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Long leases.

The editors of this section are Piers Harrison, barrister (enfranchisement) and Jonathan Upton, barrister (service charges), assisted by Harriet Holmes, Richard Alford, Katie Gray, Diane Doliveux, Caoimhe McKearney, Will Beetson and Sam Madge-Wyld all of Tanfield Chambers London.

Service Charges

Reasonableness

Dehavilland Studios Limited v Peries
[2017] UKUT 322 (LC)

Summary

The Upper Tribunal reversed the decision of the First-tier Tribunal that the decision of the landlord to repair the windows rather than replace them was unreasonable on the basis that the surveyors’ reports of both parties suggested that replacement was the preferable option. As both options were reasonable, it was not open to the FTT to find that charges incurred in repairing the windows were unreasonable.

Facts

The FTT was asked to determine the reasonableness of a number of service charge items, including the repair of the windows. The parties were in agreement that the windows in the building were defective. However, there was a considerable dispute as to the consequences of the disrepair. It was the landlord's (L’s) view that the windows could be repaired and that was the solution it proposed. It was the tenants’ view that all of the windows in the building should be replaced.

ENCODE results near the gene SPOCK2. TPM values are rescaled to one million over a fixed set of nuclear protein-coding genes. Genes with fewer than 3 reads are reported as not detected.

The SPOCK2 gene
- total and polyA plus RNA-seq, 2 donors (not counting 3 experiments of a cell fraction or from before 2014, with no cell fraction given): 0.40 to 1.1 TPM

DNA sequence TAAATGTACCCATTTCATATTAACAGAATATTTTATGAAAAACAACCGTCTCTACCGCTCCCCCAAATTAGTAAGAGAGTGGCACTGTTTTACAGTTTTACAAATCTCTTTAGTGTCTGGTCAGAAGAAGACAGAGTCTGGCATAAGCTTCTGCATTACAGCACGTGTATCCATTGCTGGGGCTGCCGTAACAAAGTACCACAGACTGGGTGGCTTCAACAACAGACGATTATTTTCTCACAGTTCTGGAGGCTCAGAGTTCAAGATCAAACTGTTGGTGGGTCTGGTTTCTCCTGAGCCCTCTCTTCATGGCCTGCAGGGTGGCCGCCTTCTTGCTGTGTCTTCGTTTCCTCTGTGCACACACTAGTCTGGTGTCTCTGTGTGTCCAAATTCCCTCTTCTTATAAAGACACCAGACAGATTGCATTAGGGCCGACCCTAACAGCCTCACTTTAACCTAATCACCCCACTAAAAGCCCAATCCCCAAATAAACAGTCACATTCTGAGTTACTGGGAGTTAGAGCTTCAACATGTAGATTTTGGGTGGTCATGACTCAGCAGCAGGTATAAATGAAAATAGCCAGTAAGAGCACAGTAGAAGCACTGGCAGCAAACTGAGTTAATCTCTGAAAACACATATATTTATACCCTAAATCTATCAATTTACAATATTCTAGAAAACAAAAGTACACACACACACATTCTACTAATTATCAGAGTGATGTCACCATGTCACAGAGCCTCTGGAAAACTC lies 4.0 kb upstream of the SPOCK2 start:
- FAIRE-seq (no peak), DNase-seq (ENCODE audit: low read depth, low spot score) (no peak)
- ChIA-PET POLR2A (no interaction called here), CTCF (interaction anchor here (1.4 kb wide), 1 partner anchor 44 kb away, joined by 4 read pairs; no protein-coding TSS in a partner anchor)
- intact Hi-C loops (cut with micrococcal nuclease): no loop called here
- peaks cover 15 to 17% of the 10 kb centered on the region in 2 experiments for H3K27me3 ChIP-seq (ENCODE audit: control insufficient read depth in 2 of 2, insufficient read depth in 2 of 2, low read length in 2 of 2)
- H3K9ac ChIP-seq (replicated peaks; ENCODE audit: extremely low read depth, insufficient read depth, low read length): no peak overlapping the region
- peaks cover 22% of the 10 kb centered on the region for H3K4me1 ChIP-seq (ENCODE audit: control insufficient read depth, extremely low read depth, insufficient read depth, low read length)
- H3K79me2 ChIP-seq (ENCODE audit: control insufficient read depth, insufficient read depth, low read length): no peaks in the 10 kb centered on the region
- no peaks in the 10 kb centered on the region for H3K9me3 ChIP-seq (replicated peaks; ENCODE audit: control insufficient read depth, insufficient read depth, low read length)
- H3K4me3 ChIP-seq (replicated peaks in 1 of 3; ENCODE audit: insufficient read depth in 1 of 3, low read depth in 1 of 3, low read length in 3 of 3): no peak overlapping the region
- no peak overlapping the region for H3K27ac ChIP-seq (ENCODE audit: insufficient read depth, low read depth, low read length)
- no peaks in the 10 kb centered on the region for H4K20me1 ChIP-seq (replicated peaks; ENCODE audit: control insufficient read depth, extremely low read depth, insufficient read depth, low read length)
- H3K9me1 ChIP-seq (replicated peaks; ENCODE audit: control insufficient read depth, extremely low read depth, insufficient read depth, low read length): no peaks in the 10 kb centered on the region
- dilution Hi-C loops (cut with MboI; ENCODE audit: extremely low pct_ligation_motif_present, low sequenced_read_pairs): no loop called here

Replacing the windows was a significantly more expensive option, but there was expert evidence before the FTT that the windows were near to the end of their natural life and, even after repair, would need to be replaced in around 15 years.

First Instance

In respect of the windows, the FTT held that the costs incurred in respect of repairing the windows were not reasonable. The Tribunal went on to say that it considered that the replacement of the windows was “the most reasonable option.” The Tribunal recorded in its decision that both experts had said that replacement or repair was reasonable. L appealed principally on the basis that the FTT had applied the wrong test.

Decision on appeal

The Upper Tribunal granted the appeal and dismissed a cross appeal. The Upper Tribunal found that the FTT had not determined that it was unreasonable for L to ... THIS IS AN EXTRACT OF THE FULL TEXT. TO GET THE FULL TEXT, SEE BELOW

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